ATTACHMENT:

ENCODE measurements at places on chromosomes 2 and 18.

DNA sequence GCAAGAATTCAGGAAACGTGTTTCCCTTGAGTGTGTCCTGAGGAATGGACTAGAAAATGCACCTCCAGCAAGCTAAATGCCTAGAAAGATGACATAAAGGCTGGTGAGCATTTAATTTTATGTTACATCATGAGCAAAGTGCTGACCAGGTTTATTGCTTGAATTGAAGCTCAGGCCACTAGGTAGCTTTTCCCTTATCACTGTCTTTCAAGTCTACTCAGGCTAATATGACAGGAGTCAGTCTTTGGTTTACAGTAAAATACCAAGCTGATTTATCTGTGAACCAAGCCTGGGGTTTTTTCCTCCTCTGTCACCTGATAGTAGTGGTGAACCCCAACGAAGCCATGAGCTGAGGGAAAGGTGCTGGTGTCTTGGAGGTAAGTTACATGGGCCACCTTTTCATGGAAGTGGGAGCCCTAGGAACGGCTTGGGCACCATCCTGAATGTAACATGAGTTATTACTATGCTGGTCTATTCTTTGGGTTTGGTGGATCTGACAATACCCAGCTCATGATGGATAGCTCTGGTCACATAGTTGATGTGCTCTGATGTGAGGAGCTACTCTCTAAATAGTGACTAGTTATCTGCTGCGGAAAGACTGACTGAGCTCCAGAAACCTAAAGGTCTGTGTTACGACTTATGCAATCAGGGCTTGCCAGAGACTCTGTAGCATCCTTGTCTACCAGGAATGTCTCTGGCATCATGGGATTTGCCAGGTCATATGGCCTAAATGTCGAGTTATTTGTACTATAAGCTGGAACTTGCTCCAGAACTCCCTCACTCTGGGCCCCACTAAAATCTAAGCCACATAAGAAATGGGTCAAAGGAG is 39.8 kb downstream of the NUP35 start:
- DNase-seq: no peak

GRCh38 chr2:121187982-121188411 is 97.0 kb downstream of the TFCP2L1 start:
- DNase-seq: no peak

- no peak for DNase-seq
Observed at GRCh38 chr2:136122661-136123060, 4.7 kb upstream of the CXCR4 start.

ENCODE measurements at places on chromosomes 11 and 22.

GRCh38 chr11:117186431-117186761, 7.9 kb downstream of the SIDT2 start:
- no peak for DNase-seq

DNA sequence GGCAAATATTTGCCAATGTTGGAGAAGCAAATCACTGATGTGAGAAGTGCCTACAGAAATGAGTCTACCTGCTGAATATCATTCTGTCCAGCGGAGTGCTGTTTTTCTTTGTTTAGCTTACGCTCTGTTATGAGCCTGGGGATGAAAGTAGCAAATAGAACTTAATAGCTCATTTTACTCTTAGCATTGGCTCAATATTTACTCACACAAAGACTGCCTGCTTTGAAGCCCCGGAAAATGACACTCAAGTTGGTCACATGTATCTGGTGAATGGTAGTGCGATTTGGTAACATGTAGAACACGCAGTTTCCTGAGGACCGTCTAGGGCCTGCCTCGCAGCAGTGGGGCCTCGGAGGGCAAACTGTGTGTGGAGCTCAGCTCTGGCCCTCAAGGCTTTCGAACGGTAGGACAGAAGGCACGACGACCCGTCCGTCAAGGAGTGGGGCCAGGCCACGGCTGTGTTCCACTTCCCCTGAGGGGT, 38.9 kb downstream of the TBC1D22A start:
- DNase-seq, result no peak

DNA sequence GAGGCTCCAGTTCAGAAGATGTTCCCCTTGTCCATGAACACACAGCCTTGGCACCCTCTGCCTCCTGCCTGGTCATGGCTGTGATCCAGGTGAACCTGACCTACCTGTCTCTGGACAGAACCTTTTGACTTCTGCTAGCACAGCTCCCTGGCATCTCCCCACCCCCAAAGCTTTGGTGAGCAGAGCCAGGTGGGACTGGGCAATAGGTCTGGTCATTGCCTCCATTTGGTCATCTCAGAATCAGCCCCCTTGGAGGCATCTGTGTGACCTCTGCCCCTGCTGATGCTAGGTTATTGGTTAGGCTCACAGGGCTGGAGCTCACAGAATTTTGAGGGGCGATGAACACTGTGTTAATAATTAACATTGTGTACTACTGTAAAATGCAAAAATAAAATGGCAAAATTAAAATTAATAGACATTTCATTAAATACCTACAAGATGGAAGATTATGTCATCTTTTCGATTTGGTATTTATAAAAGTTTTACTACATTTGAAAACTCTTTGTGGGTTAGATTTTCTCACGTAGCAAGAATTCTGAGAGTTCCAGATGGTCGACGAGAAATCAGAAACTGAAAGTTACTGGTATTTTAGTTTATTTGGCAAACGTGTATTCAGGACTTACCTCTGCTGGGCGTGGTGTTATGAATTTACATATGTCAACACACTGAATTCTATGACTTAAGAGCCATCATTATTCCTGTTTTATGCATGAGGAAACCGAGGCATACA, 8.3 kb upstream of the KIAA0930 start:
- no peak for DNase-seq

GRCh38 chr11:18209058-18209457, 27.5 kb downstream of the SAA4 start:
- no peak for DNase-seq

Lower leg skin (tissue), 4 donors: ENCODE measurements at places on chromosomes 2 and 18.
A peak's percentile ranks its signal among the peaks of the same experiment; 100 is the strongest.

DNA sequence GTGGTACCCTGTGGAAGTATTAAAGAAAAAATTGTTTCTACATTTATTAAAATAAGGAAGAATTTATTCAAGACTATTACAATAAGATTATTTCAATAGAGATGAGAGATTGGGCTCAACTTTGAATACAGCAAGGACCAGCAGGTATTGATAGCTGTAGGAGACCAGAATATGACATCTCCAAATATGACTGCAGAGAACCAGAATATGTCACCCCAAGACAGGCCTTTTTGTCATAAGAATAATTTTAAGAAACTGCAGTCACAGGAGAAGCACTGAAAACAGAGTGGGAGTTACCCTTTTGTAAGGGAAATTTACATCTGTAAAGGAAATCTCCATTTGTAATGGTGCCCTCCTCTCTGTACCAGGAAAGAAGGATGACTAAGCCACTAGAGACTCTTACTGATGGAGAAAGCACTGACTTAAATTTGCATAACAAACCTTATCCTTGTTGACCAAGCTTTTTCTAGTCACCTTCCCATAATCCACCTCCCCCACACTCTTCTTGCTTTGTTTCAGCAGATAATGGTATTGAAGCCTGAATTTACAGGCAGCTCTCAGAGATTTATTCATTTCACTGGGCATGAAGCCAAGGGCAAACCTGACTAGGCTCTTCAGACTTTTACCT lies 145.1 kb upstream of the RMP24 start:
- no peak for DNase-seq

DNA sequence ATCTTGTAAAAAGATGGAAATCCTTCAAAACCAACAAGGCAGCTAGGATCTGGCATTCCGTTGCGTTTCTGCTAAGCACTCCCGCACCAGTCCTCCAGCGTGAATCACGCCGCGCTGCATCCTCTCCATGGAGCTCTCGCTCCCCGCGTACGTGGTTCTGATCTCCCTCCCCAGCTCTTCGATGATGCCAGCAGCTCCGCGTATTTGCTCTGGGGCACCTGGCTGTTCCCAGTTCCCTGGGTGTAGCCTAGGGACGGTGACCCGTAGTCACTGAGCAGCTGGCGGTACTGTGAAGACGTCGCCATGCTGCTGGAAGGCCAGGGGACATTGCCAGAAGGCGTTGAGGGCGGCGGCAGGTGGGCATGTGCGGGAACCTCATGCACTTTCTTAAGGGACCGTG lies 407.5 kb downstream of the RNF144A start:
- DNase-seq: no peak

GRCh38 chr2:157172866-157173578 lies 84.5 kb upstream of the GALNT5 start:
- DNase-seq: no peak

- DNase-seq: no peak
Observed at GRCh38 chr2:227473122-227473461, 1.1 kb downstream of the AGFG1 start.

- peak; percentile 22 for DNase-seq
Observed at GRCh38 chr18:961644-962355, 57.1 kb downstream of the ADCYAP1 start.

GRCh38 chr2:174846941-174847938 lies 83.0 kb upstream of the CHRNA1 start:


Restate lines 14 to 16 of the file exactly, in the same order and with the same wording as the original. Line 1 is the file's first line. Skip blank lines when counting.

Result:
- no peak for DNase-seq

GRCh38 chr11:18209058-18209457, 27.5 kb downstream of the SAA4 start:
- no peak for DNase-seq